Tom Holt said it best in his foreword to Josh Kirby's art book A Cosmic Cornucopia. Soldiers dream of the Military Cross, scientists want the Nobel, journalists yearn for a Pulitzer ... and fantasy authors crave a Josh Kirby cover.
There'll be no more, alas. It was a nasty shock to return from a week away from e-mail, to find that Josh had died at 72 and The Independent urgently wanted me to write his obituary. More bad times.
Lots of people think that Josh began his career as a commercial artist with the first Discworld jacket in 1984, which is at least thirty years wrong. He was painting SF paperback covers as early as 1954, and Brian Aldiss was delighted that his own first cover was a Kirby, illustrating his story in a 1957 Authentic SF magazine.
Being a shy, rather private man, Josh enjoyed cultivating an air of mystery and eccentricity, and hinted he'd been around even longer. "Has that nice Mr Wells written anything lately?" he would ask. And why no recent commissions to illustrate new SF by Jules Verne?
He didn't mind talking about technique (mostly he worked in oils) or naming artists like Bosch and Bruegel who'd inspired him, but stayed charmingly elusive about what made his own artistry tick. Asked about his unusual painting "Balancing Nudes", two ladies posing apparently in zero-g, Josh said hazily that Art Nouveau had something to do with it. Then came the big revelation: "I don't remember! I think I just wanted a small painting."
More and more, he couldn't bear to part with his originals, and bitterly regretted the few he'd sold to such luminaries as Ray Bradbury and the Duke of Bedford. A US fan once commissioned him to paint "The Four Deadly Riders", blending the Four Horsemen with the Seven Deadly Sins: "Me being innumerate, this was no problem." Having reluctantly sold the resulting apocalyptic painting of Chaos, Hate, Lust and Madness, our artist spent a long time (uncommissioned, unpaid) producing a much bigger version for his own collection. When quizzed about what hobbies he had when not painting, Josh generally said: "More painting."
Often, his letters contained a comic frenzy of mock anguish. One he sent me in 2000 began: "Calamity piled on Calamity! As if [publishing project tactfully omitted] wasn't disaster enough, the gods have twisted the screw that bit more ... The last twist of the screw I guess is always the worst ... This is just a cry from the black hole of despair." He'd allowed a painting to be used free of charge on a small-press book, and horror of horrors, they'd ... printed it mirror-reversed.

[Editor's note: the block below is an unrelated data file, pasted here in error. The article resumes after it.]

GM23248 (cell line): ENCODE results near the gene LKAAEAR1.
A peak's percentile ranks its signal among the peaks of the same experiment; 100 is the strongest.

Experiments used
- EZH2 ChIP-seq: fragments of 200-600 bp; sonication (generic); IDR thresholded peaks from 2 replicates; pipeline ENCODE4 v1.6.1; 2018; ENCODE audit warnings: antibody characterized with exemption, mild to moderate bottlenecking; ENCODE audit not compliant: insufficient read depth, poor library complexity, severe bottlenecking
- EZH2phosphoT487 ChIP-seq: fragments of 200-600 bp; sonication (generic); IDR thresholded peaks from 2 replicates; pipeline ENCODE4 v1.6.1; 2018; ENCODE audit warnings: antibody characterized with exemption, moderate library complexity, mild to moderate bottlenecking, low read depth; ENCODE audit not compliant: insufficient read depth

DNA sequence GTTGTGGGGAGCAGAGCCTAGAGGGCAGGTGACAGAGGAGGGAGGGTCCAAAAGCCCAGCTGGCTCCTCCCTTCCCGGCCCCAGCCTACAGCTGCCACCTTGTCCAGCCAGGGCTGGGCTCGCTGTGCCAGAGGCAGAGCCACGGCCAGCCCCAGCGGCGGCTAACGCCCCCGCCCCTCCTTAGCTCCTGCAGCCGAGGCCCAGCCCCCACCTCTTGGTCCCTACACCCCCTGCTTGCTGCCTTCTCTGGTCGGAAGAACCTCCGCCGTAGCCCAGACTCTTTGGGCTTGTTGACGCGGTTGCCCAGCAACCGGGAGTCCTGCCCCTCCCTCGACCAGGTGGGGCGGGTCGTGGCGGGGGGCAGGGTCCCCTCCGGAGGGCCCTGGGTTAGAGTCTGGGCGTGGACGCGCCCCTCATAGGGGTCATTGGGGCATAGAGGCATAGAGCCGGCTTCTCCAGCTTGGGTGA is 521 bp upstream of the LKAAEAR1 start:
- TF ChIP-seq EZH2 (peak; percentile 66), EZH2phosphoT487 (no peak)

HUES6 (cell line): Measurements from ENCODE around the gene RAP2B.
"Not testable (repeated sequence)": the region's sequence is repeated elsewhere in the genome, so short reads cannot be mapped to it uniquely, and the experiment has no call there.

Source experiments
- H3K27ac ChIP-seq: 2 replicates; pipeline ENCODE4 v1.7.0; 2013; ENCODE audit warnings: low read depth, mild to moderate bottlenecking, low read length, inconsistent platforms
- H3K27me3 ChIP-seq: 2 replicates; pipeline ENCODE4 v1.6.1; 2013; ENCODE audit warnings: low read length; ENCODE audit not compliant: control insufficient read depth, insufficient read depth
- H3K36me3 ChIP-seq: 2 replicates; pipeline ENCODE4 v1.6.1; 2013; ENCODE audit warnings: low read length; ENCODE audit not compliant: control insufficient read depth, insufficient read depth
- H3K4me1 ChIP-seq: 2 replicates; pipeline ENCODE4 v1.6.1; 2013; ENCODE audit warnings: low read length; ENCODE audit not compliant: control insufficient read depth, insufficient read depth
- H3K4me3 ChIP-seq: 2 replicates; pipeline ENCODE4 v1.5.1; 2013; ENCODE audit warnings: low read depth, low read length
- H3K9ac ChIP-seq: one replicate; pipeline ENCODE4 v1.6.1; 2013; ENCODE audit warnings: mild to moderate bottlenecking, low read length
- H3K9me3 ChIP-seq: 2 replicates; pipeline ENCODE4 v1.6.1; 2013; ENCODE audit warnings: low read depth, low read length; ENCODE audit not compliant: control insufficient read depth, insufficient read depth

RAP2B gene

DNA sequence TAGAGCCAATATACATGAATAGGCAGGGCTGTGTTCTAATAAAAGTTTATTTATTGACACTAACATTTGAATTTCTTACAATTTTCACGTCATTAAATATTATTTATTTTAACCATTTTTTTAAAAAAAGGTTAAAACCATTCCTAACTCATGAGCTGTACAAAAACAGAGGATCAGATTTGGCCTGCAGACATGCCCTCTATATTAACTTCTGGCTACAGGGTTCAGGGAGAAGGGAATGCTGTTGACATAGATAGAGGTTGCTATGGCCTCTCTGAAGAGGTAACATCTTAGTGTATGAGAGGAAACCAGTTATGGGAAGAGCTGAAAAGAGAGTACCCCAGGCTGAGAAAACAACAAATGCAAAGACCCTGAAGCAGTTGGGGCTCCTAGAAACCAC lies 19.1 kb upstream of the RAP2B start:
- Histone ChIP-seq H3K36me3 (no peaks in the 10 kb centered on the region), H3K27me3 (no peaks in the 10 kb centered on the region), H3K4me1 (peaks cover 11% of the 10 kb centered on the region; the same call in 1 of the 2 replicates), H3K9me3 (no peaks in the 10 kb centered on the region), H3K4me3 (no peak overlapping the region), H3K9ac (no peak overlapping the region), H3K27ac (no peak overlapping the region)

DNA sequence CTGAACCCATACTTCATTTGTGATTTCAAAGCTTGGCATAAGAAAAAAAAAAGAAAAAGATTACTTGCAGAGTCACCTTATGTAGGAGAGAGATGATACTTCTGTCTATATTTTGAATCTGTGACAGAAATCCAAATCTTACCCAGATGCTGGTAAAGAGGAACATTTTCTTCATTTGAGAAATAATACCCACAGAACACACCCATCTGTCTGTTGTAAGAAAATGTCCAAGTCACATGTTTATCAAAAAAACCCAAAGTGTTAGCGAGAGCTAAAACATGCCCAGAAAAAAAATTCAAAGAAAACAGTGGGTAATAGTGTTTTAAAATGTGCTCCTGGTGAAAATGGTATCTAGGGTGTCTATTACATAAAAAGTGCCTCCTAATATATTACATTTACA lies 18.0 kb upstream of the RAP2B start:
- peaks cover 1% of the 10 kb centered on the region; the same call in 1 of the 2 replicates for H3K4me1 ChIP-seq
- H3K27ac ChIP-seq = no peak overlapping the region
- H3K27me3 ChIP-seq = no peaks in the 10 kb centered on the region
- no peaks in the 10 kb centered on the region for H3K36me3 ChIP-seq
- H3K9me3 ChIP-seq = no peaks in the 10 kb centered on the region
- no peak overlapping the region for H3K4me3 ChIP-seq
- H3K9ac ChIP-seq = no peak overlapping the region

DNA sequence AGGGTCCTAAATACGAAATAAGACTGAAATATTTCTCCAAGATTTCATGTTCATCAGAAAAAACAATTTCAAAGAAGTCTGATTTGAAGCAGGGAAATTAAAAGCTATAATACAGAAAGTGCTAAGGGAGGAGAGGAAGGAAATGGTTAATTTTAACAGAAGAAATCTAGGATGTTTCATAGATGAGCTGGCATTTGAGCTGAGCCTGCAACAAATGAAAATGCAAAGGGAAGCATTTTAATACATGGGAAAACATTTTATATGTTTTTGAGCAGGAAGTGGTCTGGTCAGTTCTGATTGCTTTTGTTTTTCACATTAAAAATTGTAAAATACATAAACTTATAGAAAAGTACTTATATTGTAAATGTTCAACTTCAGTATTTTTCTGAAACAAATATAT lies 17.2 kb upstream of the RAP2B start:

Reversing paintings like this was one of the regular crimes inflicted on Josh by art editors. He had an instinctive sense of composition, of organizing a crowded canvas so the Western eye (which tends to read paintings from left to right) is gently led to the "narrative climax" of the action. Flipping the image ruins this effect.
Like the chap in Molière's play who discovered he'd been talking prose all his life, Josh was amazed and delighted to find these subtly curved compositions echoed an ancient pattern called the Danube spiral, a logarithmic spiral curve that's linked to the legendary Golden Section of aesthetics. One of his fans dubbed this the Kirby Kurl Konstant. When publishers mucked it up by mirroring, cropping the image, or snipping out details to use against a white background, Josh was incandescent.
Also, no matter how brilliantly he obeyed orders, he was full of joking resentment when told what to paint. I warned him in mid-2001 that my Discworld quizbook was coming, and he replied at once:
"Ah! such timing! Not only have I heard of your new quizbook, but later today I'll be sending off the finished cover! The Wyrdest Link is one of the occasions when I'm told exactly what to do, so I feel a bit like a jobbing gardener being directed from the flower-hung balcony – just a head of the Librarian, looking like Anne Robinson plus mortarboard ... will she mind?! – no creative input possible. Well, I added her glasses, omitted from the doodle I was sent ... stroke of genius? Hm...."
That was his last letter to me, describing his last commissioned Discworld painting. It's a strange feeling. I have a Josh Kirby cover, which is wonderful, but we've lost Josh Kirby.
David Langford would like the Death of SF/Fantasy People to take a holiday.